Rationale: Assuming the PDO has moved to the warm phase and that El Nino develops as forecast, and assuming and an ocean-atmospheric coupling becomes established in the Sept timeframe and ocean temperature anomalies in Nino3.4 build to the +1.0 deg range, there is good probability for enhanced storm production in the North Pacific starting in the late Nov timeframe (specifically the Gulf of Alaska and Dateline regions) with an increased intensity in number of storm days and storm intensity, resulting in increased odds for larger than normal swell, with increased duration and higher than normal period.
KWGA/Equatorial Surface Wind Analysis & Short-term Forecast:
Analysis (TAO Buoys): As of Mon (8/27) 5 day average winds were solidly from the east over the Eastern equatorial Pacific reaching west and continuing over the dateline to 170E then weakening turning light easterly and filling the Kelvin Wave Generation Area. Anomalies were neutral to light easterly in pockets over the East equatorial Pacific and light westerly over the KWGA.
1 Week Forecast (GFS Model): (8/28) Light mixed east and west anomalies were filling the KWGA but forecast to turn more consistently westerly filling the KWGA at the end of the model run on 9/2 almost reaching Westerly Wind Burst status on the dateline.
Kelvin Wave Generation Area wind monitoring model: West and East
Longer Range MJO/WWB Projections:
OLR Models: (8/27) A neutral MJO signal was over the KWGA. The statistical model depicts that this pattern is to hold for the next 2 weeks. The dynamic model depicts the same thing but with the Inactive/Dry Phase setting up at day 15. The models are mostly in sync at least in the short term.
Phase Diagrams 2 week forecast (ECMF and GEFS): (8/28) The ECMF model depicts the Active Phase of the MJO was very weak positioned over the Maritime Continent. It is to remain weak while drifting east to the Atlantic over the next 2 weeks. The GEFS model depicts the same thing.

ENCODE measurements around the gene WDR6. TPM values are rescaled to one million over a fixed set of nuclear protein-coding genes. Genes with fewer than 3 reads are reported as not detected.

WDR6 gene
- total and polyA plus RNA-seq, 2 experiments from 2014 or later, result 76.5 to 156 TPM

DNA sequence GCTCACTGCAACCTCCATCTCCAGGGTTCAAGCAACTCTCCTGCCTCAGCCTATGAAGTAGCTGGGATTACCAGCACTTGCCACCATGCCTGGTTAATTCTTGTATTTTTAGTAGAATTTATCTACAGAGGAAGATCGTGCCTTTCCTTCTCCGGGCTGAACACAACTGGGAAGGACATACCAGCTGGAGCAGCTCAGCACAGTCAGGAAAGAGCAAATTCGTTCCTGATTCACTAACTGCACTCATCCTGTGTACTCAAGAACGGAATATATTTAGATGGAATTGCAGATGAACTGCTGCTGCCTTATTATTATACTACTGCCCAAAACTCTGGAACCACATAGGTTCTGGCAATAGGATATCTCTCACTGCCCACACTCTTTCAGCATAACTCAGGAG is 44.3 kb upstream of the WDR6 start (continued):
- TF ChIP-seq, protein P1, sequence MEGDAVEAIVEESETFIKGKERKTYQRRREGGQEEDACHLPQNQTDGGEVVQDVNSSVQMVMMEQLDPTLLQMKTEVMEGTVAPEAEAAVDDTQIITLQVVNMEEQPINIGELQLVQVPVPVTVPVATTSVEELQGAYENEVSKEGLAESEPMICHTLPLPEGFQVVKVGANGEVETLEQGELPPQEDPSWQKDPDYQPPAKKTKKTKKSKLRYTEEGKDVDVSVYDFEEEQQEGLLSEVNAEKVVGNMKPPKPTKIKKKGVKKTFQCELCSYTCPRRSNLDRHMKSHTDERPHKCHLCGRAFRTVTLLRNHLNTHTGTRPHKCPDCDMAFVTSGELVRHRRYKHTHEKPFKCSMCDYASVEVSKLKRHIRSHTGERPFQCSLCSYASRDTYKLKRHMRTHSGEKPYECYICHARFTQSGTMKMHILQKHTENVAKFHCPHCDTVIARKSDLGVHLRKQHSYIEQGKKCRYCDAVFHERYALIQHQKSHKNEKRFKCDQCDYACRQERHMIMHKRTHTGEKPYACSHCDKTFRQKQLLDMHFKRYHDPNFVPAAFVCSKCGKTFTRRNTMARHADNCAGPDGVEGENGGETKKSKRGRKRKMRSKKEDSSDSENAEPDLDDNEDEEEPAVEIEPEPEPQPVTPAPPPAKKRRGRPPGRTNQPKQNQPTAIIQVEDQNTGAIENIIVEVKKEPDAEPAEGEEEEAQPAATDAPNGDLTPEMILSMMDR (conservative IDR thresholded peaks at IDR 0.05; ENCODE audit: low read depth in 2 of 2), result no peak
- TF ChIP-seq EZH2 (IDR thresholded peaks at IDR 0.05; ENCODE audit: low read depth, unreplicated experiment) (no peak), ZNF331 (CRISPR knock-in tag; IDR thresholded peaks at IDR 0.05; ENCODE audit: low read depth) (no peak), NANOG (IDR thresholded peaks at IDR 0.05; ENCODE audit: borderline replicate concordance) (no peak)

40 day Upper Level Model: (8/28) This model depicts a weak Active/Wet MJO signal was over the dateline region and is to be tracking east pushing over Central America on 9/22. A weak Inactive/Dry pattern is to follow in the West Pacific starting 9/12 making slow east headway reaching the East Pacific at the end of the model run on 10/7. At that time a neutral pattern is to be developing over the far West Pacific.
4 Week CFS Model (850 mb wind): (8/27) This model depicts weak west anomalies over the entirety of the KWGA today. The forecast indicates west anomalies are to build in coverage over the next week, and building strong on the dateline for week 2 at WWB status. Those anomalies to back off some (but still westerly and filling the KWGA) in week 3 and holding in week 4 (through 9/24). Basically non-stop west anomalies are on the charts for the next month. It certainly smells of El Nino if the model is correct.
3 Month CFS Model (850 mb wind): (8/28) This model depicts the Inactive/Dry Phase of the MJO was weakly building over the West Pacific with neutral to weak west wind anomalies in play. The Inactive MJO signal is to hold through 9/29 but with weak to modest west anomalies holding in KWGA. The Active Phase is to build solidly 9/30 through 11/8 with westerly anomalies building to WWB status over that entire duration. An Inactive MJO to follow through the end of the model run 10/10-11/25 but with weak west anomalies continuing. The low pass filter indicates a low pressure bias is fully in control of the KWGA reaching east to 125W at 3 contour lines and is to hold solid through the end of the model run building east to 120W (over California) by 9/19 and to 115W in mid-October. The high pressure bias is currently limited to an area south of California and shrinking fast and is to be gone by 9/11. The atmosphere and ocean are slowly becoming coupled towards an El Nino bias and were originally thought to reach that state 3 months after the start of when the low pressure bias officially filled the KWGA (on 5/8) or on 8/8. But the coupling is developing a bit less aggressively than expected, so we're thinking coupling should occur more like 8/28 now. This pattern is slowly becoming more favorable to support storm production in the Pacific. The high pressure bias is forecast building near 90E (Central Indian Ocean) reaching 2 contour lines in November.